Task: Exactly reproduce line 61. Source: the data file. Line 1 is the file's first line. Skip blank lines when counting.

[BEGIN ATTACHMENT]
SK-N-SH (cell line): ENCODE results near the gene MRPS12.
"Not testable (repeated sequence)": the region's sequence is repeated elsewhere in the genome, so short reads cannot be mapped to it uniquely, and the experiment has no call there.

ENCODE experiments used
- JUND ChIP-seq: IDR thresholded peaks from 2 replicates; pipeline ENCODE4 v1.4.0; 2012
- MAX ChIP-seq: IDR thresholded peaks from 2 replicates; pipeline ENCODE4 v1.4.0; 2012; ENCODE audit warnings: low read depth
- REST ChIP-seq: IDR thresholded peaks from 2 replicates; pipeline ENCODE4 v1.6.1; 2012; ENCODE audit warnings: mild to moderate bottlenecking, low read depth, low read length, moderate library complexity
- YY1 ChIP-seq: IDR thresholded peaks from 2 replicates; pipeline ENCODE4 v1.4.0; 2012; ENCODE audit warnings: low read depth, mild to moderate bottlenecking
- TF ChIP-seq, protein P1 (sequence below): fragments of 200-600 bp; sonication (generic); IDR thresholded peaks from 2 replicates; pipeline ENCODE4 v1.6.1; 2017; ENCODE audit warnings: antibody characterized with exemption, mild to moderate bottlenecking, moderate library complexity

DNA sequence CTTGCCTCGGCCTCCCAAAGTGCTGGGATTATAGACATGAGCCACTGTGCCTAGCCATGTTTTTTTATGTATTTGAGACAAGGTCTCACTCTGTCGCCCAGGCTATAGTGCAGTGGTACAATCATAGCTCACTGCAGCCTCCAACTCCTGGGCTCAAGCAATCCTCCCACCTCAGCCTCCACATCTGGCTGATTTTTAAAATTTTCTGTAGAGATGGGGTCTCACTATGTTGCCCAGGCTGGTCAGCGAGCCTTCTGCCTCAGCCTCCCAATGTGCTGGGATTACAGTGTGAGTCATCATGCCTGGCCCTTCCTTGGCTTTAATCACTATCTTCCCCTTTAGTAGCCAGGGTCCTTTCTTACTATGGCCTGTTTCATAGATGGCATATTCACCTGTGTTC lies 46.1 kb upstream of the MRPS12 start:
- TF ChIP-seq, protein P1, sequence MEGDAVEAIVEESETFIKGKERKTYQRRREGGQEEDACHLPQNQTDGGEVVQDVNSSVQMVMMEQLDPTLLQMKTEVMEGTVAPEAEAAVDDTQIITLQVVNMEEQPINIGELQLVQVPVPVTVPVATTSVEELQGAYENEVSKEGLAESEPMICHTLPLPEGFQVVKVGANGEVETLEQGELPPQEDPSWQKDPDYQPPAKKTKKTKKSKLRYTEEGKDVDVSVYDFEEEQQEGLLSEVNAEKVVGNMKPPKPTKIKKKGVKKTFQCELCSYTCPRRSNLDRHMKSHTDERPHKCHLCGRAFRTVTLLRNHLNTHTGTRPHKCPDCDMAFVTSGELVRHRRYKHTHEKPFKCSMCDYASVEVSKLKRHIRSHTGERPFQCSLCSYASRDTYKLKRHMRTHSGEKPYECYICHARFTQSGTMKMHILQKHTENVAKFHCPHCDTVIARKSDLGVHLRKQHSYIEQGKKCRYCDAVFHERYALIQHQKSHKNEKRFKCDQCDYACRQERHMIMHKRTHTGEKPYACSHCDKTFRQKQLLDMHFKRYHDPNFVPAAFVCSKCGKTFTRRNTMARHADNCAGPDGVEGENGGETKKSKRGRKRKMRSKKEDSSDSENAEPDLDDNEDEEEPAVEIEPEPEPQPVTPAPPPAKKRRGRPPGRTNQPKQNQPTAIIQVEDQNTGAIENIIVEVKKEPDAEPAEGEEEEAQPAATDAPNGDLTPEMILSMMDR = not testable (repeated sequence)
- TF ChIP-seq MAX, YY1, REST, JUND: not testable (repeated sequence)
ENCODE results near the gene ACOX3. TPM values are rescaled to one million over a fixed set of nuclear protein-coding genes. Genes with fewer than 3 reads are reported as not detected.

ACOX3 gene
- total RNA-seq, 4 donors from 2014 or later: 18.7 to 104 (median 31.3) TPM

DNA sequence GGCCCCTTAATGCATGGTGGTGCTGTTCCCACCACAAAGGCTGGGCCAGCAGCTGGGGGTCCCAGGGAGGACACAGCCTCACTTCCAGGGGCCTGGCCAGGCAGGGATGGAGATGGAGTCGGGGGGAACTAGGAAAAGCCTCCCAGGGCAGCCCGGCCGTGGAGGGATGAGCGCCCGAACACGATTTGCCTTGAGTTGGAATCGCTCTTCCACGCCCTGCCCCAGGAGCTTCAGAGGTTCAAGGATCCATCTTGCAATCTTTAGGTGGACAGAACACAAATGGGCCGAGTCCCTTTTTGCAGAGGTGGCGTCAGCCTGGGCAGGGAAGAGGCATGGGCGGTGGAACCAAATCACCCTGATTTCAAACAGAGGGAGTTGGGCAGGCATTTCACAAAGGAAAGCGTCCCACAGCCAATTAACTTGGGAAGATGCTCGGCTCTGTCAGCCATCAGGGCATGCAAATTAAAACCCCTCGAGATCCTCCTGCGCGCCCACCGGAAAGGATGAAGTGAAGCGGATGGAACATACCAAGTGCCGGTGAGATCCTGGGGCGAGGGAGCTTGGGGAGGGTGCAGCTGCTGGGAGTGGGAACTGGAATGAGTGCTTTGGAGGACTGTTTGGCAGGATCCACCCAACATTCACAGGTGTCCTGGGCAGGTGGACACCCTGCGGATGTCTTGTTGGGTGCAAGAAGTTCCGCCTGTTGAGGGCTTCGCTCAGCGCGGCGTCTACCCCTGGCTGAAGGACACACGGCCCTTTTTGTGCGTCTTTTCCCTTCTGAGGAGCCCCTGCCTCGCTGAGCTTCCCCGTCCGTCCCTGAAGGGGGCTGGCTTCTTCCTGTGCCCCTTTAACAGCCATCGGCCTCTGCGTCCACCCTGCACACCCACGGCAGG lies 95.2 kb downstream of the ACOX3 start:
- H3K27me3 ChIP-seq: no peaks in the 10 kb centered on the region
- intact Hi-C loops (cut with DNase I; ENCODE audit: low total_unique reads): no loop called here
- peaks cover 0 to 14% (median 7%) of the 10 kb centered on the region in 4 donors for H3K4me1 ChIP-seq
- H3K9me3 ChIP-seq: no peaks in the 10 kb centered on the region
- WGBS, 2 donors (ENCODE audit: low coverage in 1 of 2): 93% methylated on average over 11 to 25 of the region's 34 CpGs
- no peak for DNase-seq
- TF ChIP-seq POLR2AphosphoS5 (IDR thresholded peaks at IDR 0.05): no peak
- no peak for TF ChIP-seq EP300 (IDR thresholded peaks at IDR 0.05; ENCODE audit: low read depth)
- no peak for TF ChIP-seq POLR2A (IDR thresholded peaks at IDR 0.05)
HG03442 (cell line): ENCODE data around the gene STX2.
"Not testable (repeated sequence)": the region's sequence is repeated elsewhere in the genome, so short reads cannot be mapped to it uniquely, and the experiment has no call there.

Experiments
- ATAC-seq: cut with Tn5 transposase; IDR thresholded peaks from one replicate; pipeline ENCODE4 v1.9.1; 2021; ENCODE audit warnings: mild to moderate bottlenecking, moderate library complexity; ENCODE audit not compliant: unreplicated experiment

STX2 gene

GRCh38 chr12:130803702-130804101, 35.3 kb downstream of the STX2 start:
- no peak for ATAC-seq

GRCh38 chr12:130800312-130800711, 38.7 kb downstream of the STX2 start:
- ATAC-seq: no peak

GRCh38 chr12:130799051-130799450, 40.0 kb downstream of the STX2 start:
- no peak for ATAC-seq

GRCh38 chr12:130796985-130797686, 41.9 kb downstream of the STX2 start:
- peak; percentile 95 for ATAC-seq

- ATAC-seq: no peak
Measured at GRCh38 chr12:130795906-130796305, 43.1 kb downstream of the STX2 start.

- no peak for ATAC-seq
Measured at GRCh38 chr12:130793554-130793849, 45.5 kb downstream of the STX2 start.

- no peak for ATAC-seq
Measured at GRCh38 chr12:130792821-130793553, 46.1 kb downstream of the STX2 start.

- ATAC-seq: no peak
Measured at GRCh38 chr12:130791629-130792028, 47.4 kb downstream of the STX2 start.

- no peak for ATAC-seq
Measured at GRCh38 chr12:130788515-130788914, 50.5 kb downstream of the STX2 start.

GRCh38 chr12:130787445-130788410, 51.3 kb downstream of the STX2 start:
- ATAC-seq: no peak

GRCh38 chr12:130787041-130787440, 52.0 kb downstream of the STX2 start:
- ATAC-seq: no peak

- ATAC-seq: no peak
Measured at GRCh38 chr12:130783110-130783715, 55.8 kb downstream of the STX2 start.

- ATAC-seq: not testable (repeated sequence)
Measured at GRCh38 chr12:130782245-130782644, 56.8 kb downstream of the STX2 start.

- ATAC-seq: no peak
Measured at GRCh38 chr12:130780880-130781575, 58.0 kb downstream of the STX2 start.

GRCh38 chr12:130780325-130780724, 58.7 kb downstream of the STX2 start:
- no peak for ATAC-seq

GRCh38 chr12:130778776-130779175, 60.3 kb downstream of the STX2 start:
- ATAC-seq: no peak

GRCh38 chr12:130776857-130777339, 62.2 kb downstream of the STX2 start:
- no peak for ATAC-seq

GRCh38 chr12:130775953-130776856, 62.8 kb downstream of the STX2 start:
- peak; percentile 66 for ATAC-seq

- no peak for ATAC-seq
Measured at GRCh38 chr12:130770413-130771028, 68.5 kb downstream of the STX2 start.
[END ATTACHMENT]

- ATAC-seq: no peak